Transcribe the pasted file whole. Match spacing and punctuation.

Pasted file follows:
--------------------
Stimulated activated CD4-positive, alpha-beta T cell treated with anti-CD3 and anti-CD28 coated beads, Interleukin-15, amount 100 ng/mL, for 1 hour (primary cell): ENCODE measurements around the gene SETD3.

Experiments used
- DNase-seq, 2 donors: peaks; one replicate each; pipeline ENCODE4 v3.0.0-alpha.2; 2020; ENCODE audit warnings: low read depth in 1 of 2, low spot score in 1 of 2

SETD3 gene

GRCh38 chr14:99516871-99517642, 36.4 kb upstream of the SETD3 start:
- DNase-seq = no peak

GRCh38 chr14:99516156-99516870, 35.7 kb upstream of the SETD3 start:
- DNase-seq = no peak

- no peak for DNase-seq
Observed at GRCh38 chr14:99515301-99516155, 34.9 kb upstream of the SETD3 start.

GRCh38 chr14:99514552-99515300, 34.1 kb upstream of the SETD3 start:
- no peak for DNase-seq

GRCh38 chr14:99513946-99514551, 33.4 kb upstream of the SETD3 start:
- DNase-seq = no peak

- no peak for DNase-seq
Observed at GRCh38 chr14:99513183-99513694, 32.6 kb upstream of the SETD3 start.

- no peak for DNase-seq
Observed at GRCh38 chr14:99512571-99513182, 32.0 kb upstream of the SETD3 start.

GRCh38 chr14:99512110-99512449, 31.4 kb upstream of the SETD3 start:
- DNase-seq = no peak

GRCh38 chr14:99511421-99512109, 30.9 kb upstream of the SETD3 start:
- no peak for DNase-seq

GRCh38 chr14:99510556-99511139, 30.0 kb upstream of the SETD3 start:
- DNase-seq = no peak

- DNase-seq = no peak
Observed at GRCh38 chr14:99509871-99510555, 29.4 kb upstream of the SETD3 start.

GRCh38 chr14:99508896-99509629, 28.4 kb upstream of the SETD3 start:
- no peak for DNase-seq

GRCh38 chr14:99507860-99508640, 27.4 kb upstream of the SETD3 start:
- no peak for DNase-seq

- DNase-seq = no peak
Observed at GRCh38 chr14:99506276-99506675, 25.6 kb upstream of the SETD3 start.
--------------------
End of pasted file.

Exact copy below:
Stimulated activated CD4-positive, alpha-beta T cell treated with anti-CD3 and anti-CD28 coated beads, Interleukin-15, amount 100 ng/mL, for 1 hour (primary cell): ENCODE measurements around the gene SETD3.

Experiments used
- DNase-seq, 2 donors: peaks; one replicate each; pipeline ENCODE4 v3.0.0-alpha.2; 2020; ENCODE audit warnings: low read depth in 1 of 2, low spot score in 1 of 2

SETD3 gene

GRCh38 chr14:99516871-99517642, 36.4 kb upstream of the SETD3 start:
- DNase-seq = no peak

GRCh38 chr14:99516156-99516870, 35.7 kb upstream of the SETD3 start:
- DNase-seq = no peak

- no peak for DNase-seq
Observed at GRCh38 chr14:99515301-99516155, 34.9 kb upstream of the SETD3 start.

GRCh38 chr14:99514552-99515300, 34.1 kb upstream of the SETD3 start:
- no peak for DNase-seq

GRCh38 chr14:99513946-99514551, 33.4 kb upstream of the SETD3 start:
- DNase-seq = no peak

- no peak for DNase-seq
Observed at GRCh38 chr14:99513183-99513694, 32.6 kb upstream of the SETD3 start.

- no peak for DNase-seq
Observed at GRCh38 chr14:99512571-99513182, 32.0 kb upstream of the SETD3 start.

GRCh38 chr14:99512110-99512449, 31.4 kb upstream of the SETD3 start:
- DNase-seq = no peak

GRCh38 chr14:99511421-99512109, 30.9 kb upstream of the SETD3 start:
- no peak for DNase-seq

GRCh38 chr14:99510556-99511139, 30.0 kb upstream of the SETD3 start:
- DNase-seq = no peak

- DNase-seq = no peak
Observed at GRCh38 chr14:99509871-99510555, 29.4 kb upstream of the SETD3 start.

GRCh38 chr14:99508896-99509629, 28.4 kb upstream of the SETD3 start:
- no peak for DNase-seq

GRCh38 chr14:99507860-99508640, 27.4 kb upstream of the SETD3 start:
- no peak for DNase-seq

- DNase-seq = no peak
Observed at GRCh38 chr14:99506276-99506675, 25.6 kb upstream of the SETD3 start.